shugmanitou/a humble prayer to you for strength and light/to illuminate the dark faces of the lost gods among these southern hills
– Andrew Suknaski, “Sandia Man”
They never tell you about what you’re going to lose when you go away, when you get educated, when you go beyond the horizon that’s sheltered your entire life. They talk about what you will gain, what you will learn, how much you will grow. And it’s all true. But they never talk about loss, about what you can never get back once you’ve left it behind.
They never say, “once you leave this place, you will come back and know it better than ever before. But you will never wholly belong to it the way you once did. You will never feel completely at ease here again. You will never quite fit in, you will never be able to unlearn what you’ve learned, you’ll never reclaim the innocence that sheltered and protected you.”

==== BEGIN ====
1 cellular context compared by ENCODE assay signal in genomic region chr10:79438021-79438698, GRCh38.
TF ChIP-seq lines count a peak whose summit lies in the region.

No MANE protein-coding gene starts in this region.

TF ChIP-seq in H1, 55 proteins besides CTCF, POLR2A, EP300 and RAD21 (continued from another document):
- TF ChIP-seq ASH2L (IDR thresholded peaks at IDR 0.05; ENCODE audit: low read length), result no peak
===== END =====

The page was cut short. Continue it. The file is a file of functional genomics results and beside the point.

Would I take it back? Never. Of course not. It’s better that I didn’t know what I would lose, for that knowledge would have overwhelmed the bits of courage that propelled me. I had enough inklings and fears as it was.
The more I learn, the less I know. But this I do know for sure: everything costs.
leaving home and shugmanitou/ the cry of the hounds/ drawing nearer
– Suknaski, “Leaving Home”